Nike contends that it believes the New Balance offer sheet would have the no reductions clause in it if it was part of the offer, writing, “At the same time, however, Nike firmly believes that any New Balance contract actually offered to Defendant included reductions, given that they are such a standard provision of endorsement contracts.”
We’ll certainly find out more when Berian files his response in the near future. The good news for track and field fans is this could be resolved — at least temporarily — before the Olympic Trials.
Nike also believes New Balance is somehow paying Berian now indirectly and wants to find that out in discovery. Nike’s legal team wrote, “Given that Defendant has commenced competing in New Balance footwear and apparel as well as promoting New Balance product on social media, Nike also has reason to believe that Defendant is being compensated by New Balance either directly or through his track club, Big Bear Track Club…”
Competing for the Big Bear Track Club is something that Merhawi Keflezighi said was important to Berian and this was the language in the New Balance contract on that:
New Balance shall permit ATHLETE to compete under the Big Bear Track Club affiliation, and ATHLETE may wear the official uniform of Big Bear Track Club in all domestic competitions, including the US Indoor Championships and US Olympic Trials, in 2016. ATHLETE shall compete for Team NEW BALANCE and wear the Team New Balance official uniform in all international events.
Nike’s matching term sheet just replaced the words “New Balance” with “Nike”. (Editor’s note. The language, “ATHLETE shall compete for Team NEW BALANCE and wear the Team New Balance official uniform in all international events” does not make sense to us as Team USA athletes have to wear Nike uniforms for international events. If another agent knows what this means, please email us at [email protected]. Update at 6 pm ET. We’ve been emailed an update. International events simply mean a track meet not in the US. In the US, he can wear the Big Bear uniform but overseas he needs to wear the standard New Balance uniform.)
Berian refused to accept the money Nike wired him. One thing that will have to be sorted out once this lawsuit ends is does Berian get paid for what he’s already done in 2016? He was to be paid $125,000 according to the New Balance contract which is roughly $10,000 a month. He also has already earned $20,000 in bonuses in 2016. So Berian would have earned roughly $70,000 by May 31.
Nike is not suing Berian for damages and in February their lawyer sent Berian a letter outlining Nike’s legal position, but it also said, “NIKE remains extremely enthusiastic about continuing to work with you and is committed to maintaining a positive and mutually beneficial working relationship in the future”:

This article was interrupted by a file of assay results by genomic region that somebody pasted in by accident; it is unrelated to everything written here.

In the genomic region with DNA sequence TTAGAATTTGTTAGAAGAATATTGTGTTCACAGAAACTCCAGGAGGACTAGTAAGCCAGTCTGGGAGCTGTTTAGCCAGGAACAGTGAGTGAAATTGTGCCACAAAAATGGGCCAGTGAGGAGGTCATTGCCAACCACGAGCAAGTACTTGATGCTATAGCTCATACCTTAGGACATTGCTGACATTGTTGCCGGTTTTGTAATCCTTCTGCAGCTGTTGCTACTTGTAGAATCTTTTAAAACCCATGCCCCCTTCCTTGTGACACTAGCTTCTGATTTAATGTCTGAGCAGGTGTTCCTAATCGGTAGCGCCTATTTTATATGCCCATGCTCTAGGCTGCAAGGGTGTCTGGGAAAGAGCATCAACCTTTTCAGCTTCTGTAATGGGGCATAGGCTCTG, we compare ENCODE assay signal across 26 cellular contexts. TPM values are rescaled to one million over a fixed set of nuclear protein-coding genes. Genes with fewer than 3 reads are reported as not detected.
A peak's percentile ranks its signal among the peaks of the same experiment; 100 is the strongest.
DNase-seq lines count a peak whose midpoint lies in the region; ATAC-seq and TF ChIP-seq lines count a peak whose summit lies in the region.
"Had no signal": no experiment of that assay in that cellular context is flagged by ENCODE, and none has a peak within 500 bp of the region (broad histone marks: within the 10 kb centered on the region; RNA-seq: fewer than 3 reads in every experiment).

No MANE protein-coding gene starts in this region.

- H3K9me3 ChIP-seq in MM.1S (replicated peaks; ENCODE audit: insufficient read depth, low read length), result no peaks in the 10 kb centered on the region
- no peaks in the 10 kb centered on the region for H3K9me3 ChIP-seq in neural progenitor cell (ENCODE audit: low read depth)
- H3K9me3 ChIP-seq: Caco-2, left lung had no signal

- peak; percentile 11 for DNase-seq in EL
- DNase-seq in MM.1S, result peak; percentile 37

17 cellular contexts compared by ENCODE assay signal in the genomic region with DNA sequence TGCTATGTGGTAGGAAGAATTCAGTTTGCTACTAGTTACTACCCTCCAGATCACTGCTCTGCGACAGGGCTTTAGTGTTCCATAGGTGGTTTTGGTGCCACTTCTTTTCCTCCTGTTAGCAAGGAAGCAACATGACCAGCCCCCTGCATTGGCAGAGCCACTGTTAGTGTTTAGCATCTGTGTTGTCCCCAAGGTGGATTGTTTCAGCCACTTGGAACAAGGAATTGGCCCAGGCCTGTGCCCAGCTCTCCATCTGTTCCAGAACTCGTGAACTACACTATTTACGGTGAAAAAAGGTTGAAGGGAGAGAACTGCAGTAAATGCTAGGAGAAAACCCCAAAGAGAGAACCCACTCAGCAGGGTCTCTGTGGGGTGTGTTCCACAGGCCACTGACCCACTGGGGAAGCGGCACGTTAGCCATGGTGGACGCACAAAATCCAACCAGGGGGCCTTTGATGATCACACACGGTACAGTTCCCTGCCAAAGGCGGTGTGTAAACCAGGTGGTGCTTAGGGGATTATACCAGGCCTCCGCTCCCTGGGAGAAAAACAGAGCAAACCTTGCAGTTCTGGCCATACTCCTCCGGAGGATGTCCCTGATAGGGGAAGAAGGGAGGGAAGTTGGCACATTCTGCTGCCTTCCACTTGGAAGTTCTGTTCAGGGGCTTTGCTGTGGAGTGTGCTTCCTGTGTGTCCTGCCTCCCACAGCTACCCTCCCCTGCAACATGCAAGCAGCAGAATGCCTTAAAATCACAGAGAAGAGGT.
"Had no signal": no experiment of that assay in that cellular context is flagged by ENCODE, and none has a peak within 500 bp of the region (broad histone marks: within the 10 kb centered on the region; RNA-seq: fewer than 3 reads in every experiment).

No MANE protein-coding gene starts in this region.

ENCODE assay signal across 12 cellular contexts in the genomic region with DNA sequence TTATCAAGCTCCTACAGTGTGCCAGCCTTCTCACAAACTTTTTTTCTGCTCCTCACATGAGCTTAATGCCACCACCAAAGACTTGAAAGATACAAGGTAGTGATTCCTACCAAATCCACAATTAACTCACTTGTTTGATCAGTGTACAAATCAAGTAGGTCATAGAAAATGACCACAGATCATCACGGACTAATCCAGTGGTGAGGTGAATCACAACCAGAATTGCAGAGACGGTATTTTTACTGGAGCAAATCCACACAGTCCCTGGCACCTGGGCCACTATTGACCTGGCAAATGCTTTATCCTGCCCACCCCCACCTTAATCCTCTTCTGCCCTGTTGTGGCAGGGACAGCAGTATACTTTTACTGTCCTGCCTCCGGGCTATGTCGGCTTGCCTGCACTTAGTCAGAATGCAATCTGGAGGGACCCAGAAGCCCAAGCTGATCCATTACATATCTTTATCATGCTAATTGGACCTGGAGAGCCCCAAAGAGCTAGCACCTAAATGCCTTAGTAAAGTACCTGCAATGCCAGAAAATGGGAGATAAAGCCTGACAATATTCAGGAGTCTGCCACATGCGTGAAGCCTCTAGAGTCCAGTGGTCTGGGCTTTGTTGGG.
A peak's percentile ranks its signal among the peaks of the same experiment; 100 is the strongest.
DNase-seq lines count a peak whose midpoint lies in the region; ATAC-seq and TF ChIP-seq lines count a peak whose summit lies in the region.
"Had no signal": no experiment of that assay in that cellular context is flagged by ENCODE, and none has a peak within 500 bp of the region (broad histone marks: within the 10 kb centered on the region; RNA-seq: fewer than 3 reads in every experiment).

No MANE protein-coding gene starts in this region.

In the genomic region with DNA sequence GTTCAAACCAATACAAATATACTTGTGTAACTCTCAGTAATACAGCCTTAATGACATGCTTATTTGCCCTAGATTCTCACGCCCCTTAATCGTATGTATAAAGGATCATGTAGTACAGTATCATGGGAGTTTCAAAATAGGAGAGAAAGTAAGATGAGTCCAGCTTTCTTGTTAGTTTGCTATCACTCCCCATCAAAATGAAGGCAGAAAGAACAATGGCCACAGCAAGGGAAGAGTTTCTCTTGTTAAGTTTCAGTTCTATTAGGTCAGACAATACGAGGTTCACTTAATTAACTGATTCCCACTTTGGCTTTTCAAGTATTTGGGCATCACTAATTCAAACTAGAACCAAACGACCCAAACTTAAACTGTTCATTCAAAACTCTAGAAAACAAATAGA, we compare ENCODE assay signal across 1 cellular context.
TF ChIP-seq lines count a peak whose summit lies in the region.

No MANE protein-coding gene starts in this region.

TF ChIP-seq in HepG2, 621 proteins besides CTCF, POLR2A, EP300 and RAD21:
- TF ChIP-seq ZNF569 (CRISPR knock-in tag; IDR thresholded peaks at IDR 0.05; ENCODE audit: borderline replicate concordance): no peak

In his January 22, 2016 letter, Mr. Capriotti noted that the written terms of the New Balance offer were silent with respect to the type of reductions that are common in track and field contracts. Mr. Capriotti therefore asked you to confirm whether reductions or any other material terms were excluded from written terms you provided to NIKE. Such information is necessary for NIKE to honor its commitment to match all material terms of the January 20, 2016 New Balance offer. Because NIKE has already agreed to match such however, it has invoked its right of first refusal, which precludes you from negotiating further with New Balance for a new or revised offer. We want to be clear that NIKE remains extremely enthusiastic about continuing to work with you and is committed to maintaining a positive and mutually beneficial working relationship in the future. Nonetheless, NIKE is also committed to enforcing the terms of its sponsorship agreements and it is prepared to take all necessary legal action to preserve its contractual rights.
Capriotti wrote Merhawi in January and said, “NIKE is delighted that Boris will remain part of the NIKE family.”
However, one thing Merhawi Keflezighi made clear to Nike early on was the Berian did not want to continue the relationship with Nike.
That definitely is the case now as Berian sent out a series of tweets and retweets on Friday.
So I'm being forced to scratch out of the rest of my races. Possibly even the trials smh. Thank you @nike for trying to keep me from running
— Boris Berian (@borisgump800) June 3, 2016
(Boris Berian vs Nike) Long story short. Same Salary for both contracts. You be the judge. Match or No Match? pic.twitter.com/kV9RfPVf6S
— Patrick (@Petersonp11) June 4, 2016
Quick Take: What happens when Nike says it wants to match the contract but then submits one that doesn’t match no reductions? Are Berian and crew then required to give them a chance to match or can they just say ‘that’s not a match’ and sign with New Balance? That is the question upon which the fate of the whole case rests.
More on the Contract: LRC Find Out What Pro Track and Field Runners Make: Boris Berian’s New Balance Contract Offer Revealed
June 1st Temporary Restraining Order And Exhibits:
June 3rd Request For Preliminary Injunction And Expedited Discovery